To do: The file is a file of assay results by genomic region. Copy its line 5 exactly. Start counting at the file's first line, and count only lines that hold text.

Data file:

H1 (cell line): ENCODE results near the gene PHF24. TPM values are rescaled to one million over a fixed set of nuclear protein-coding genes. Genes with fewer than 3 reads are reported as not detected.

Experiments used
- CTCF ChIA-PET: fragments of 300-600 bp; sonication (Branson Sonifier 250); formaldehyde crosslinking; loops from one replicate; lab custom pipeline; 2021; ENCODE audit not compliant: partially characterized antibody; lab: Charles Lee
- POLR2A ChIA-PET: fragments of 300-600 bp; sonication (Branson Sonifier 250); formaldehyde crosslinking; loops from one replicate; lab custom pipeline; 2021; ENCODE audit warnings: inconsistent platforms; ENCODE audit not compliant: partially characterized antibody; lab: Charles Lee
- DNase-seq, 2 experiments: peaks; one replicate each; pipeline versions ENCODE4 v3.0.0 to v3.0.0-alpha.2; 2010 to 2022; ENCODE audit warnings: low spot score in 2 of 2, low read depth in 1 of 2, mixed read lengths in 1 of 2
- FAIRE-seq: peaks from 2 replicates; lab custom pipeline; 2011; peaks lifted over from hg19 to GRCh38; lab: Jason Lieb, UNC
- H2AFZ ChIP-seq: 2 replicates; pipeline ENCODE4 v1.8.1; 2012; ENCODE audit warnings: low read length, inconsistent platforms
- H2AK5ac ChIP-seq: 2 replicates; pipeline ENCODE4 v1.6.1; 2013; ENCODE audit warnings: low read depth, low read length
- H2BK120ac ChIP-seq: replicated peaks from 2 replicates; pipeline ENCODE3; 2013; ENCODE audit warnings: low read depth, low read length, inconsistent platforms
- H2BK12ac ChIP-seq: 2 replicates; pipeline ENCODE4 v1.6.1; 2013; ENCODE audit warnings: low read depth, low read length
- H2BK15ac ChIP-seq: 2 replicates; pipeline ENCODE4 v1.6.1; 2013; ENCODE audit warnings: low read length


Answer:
- DNase-seq, 2 experiments: peaks; one replicate each; pipeline versions ENCODE4 v3.0.0 to v3.0.0-alpha.2; 2010 to 2022; ENCODE audit warnings: low spot score in 2 of 2, low read depth in 1 of 2, mixed read lengths in 1 of 2